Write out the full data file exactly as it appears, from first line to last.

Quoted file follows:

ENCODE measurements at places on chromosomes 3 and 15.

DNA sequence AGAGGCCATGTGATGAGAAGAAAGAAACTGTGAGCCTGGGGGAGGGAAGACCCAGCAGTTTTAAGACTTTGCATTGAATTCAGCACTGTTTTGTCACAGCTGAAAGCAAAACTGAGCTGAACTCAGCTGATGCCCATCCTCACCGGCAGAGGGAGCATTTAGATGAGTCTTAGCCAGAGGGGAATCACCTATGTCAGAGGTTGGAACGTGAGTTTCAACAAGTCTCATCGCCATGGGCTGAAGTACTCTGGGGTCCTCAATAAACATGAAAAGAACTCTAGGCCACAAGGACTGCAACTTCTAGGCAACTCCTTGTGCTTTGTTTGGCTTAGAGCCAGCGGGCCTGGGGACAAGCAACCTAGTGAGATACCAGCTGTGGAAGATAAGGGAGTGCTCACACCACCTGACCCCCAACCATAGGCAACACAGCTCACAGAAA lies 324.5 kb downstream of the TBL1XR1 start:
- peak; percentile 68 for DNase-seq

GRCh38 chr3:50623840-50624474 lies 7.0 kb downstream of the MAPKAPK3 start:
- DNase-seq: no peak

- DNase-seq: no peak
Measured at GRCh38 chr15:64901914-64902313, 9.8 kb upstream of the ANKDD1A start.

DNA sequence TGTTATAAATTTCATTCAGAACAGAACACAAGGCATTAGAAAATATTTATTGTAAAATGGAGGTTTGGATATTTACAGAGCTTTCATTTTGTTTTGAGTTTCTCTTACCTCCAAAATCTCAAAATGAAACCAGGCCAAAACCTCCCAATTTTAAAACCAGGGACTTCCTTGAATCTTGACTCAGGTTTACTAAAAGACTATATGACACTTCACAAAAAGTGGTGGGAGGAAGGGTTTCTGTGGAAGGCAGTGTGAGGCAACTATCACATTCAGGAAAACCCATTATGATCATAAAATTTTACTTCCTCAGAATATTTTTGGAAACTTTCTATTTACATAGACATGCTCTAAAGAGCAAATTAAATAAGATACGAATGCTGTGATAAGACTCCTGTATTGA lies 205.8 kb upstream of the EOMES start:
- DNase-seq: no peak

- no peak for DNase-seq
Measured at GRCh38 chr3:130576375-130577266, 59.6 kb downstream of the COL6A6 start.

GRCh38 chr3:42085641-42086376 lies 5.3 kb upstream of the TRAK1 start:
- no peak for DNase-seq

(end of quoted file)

ENCODE measurements at places on chromosomes 3 and 15.

DNA sequence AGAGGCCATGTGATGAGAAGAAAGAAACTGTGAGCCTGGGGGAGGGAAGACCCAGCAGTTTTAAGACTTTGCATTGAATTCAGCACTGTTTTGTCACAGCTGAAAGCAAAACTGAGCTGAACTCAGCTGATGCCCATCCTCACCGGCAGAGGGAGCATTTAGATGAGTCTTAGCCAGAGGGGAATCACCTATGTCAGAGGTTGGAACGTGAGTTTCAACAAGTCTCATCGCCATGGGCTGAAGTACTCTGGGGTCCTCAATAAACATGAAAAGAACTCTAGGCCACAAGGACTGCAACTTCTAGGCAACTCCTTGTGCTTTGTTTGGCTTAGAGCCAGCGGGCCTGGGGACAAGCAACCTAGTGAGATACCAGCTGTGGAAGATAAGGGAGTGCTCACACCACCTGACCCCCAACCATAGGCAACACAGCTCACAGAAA lies 324.5 kb downstream of the TBL1XR1 start:
- peak; percentile 68 for DNase-seq

GRCh38 chr3:50623840-50624474 lies 7.0 kb downstream of the MAPKAPK3 start:
- DNase-seq: no peak

- DNase-seq: no peak
Measured at GRCh38 chr15:64901914-64902313, 9.8 kb upstream of the ANKDD1A start.

DNA sequence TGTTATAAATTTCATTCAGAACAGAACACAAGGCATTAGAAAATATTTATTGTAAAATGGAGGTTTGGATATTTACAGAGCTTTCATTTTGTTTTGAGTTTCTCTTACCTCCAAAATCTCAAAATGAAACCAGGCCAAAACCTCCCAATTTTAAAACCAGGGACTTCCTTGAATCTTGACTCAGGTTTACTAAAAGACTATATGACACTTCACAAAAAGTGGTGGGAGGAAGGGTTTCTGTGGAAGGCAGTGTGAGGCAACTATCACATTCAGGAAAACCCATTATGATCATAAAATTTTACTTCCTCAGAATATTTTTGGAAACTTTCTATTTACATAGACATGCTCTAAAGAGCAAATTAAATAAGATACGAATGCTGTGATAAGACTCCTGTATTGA lies 205.8 kb upstream of the EOMES start:
- DNase-seq: no peak

- no peak for DNase-seq
Measured at GRCh38 chr3:130576375-130577266, 59.6 kb downstream of the COL6A6 start.

GRCh38 chr3:42085641-42086376 lies 5.3 kb upstream of the TRAK1 start:
- no peak for DNase-seq